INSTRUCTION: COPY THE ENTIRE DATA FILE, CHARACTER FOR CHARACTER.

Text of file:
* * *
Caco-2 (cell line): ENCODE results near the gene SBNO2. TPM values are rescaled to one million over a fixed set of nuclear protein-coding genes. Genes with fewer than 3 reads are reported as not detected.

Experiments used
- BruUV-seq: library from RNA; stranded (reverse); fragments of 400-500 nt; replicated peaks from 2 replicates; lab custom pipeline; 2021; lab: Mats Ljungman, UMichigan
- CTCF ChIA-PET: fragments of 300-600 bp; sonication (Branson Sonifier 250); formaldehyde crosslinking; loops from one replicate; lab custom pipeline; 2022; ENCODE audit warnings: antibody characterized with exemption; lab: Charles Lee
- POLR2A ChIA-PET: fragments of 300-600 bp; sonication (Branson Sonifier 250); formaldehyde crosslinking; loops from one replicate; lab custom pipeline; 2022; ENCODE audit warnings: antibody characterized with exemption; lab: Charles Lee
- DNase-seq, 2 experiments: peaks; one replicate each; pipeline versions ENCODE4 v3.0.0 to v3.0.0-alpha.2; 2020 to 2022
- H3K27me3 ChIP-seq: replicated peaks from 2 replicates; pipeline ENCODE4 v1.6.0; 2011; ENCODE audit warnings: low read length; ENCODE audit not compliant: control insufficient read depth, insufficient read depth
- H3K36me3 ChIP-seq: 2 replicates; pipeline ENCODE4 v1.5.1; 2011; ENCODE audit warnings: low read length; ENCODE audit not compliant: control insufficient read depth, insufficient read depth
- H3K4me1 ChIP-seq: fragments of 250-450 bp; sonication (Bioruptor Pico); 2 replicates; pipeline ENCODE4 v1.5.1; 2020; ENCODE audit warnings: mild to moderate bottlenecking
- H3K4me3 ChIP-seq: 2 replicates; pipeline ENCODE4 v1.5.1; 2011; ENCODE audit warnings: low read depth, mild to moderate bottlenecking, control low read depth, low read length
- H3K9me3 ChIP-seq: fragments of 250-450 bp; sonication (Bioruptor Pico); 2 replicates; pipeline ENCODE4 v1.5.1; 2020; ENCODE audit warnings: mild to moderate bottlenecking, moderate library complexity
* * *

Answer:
Caco-2 (cell line): ENCODE results near the gene SBNO2. TPM values are rescaled to one million over a fixed set of nuclear protein-coding genes. Genes with fewer than 3 reads are reported as not detected.

Experiments used
- BruUV-seq: library from RNA; stranded (reverse); fragments of 400-500 nt; replicated peaks from 2 replicates; lab custom pipeline; 2021; lab: Mats Ljungman, UMichigan
- CTCF ChIA-PET: fragments of 300-600 bp; sonication (Branson Sonifier 250); formaldehyde crosslinking; loops from one replicate; lab custom pipeline; 2022; ENCODE audit warnings: antibody characterized with exemption; lab: Charles Lee
- POLR2A ChIA-PET: fragments of 300-600 bp; sonication (Branson Sonifier 250); formaldehyde crosslinking; loops from one replicate; lab custom pipeline; 2022; ENCODE audit warnings: antibody characterized with exemption; lab: Charles Lee
- DNase-seq, 2 experiments: peaks; one replicate each; pipeline versions ENCODE4 v3.0.0 to v3.0.0-alpha.2; 2020 to 2022
- H3K27me3 ChIP-seq: replicated peaks from 2 replicates; pipeline ENCODE4 v1.6.0; 2011; ENCODE audit warnings: low read length; ENCODE audit not compliant: control insufficient read depth, insufficient read depth
- H3K36me3 ChIP-seq: 2 replicates; pipeline ENCODE4 v1.5.1; 2011; ENCODE audit warnings: low read length; ENCODE audit not compliant: control insufficient read depth, insufficient read depth
- H3K4me1 ChIP-seq: fragments of 250-450 bp; sonication (Bioruptor Pico); 2 replicates; pipeline ENCODE4 v1.5.1; 2020; ENCODE audit warnings: mild to moderate bottlenecking
- H3K4me3 ChIP-seq: 2 replicates; pipeline ENCODE4 v1.5.1; 2011; ENCODE audit warnings: low read depth, mild to moderate bottlenecking, control low read depth, low read length
- H3K9me3 ChIP-seq: fragments of 250-450 bp; sonication (Bioruptor Pico); 2 replicates; pipeline ENCODE4 v1.5.1; 2020; ENCODE audit warnings: mild to moderate bottlenecking, moderate library complexity